Sharon: Yeah, absolutely. So one of the most important things I think is taking control of your own mindset going into the conversation. So first of all, start off with a really clear understanding for yourself about what you would like the ideal outcome to be of that conversation and aim to make that outcome what I call or what we often call in the coaching world, a win-win outcome.
So that it’s good for you, it’s good for the other person. And it’s good, ultimately for the greater good. By doing that, you are going to have a much greater chance of making sure that the conversation goes down a path that’s a positive one, rather than sort of falling down a rabbit hole whatever might incur around blame or, regret or, whatever it might be that if you don’t start with that clear outcome.
So first of all, start with a clear outcome in mind. Second of all, before you have the conversation, take a moment to just really settle yourself. You know, sometimes we can get ourselves all worked up. We get anxious, our heart rate goes up. We get a bit nervous about coming into these conversations.
And so take a few moments, take a few deep breaths. again, visualize the outcome that you want to create. And, in taking those few deep breaths and really connecting with your sense of calm, your sense of relaxation.
Again, you’re going to have a much better chance of having this conversation go smoothly. So they’re two key points that you must bring into the conversation before you even go into the conversation.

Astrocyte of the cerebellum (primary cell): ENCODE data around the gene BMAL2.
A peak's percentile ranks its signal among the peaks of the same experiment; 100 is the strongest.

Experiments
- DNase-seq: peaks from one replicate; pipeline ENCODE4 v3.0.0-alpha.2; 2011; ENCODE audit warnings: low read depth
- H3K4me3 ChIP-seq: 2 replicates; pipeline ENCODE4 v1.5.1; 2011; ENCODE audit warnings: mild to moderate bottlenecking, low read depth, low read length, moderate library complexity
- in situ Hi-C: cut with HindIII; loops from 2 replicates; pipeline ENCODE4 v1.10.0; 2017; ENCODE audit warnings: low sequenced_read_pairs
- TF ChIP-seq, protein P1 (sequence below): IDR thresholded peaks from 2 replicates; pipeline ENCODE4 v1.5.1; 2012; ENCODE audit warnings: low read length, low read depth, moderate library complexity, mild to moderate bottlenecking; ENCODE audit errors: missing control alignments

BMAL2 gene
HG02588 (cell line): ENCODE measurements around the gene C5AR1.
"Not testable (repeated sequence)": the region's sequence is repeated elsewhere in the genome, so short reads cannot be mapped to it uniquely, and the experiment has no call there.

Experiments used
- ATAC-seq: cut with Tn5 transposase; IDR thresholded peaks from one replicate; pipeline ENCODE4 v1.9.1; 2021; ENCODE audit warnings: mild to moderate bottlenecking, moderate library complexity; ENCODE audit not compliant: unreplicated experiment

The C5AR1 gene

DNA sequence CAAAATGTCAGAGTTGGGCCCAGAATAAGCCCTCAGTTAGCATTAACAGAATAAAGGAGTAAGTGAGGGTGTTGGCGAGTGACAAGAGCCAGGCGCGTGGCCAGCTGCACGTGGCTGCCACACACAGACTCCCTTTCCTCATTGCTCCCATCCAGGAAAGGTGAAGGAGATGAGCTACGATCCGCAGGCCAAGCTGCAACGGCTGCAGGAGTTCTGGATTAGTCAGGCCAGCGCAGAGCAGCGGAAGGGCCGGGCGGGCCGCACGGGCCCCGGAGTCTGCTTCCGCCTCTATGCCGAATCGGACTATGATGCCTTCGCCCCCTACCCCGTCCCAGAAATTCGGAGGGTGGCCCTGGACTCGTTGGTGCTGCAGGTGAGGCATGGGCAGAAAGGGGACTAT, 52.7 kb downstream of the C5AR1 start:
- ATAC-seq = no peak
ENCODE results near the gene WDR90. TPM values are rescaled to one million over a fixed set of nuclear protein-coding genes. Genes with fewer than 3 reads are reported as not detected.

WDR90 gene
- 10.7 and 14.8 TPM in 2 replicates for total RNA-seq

Victoria: How can you keep the conversation on track? So it’s one thing to prepare yourself before you go into that space to have the conversation with whoever it is that you’d like to share something with, but then when you sit down with them, it can happen very quickly. And before you know it, the conversation has completely derailed emotions start to fly you’re down a rabbit hole, and suddenly you can’t get out of it.
So what are some, tips that you have helped coach clients through? Just to stay on track with the topic and the outcome that they would like to get to before it gets to a state where everything’s imploded again.
Sharon: Yeah. Yeah. And again, great question. So once you get into that conversation, I think it’s really important for both people to hear and agree and, and realise what the outcome of the conversation is. So again, it’s coming back to outcomes, but if both people can be aware of, okay, what is, what is the outcome that we are wanting to get to by the end of this conversation, then it’s easier to pull you both back onto topic.
If it does tend to go down that bit of a rabbit hole, the other, the other thing is I, I think it, and this takes a little bit of, a little bit of skill and a little bit of practise, but sometimes emotions are what leads us to places that we don’t necessarily want to go.
So as much as possible be aware of your own emotional state, understand, when you are getting emotionally caught up and when you are, you know, you’re feeling whether it be frustrated or you’re feeling sad or you’re feeling hurt or you’re feeling nervous. Be really mindful of these feelings that crop up within you during the conversation and get good at putting those, putting those emotions aside for the purpose of the conversation and go back to, okay, what is, what is the logic here?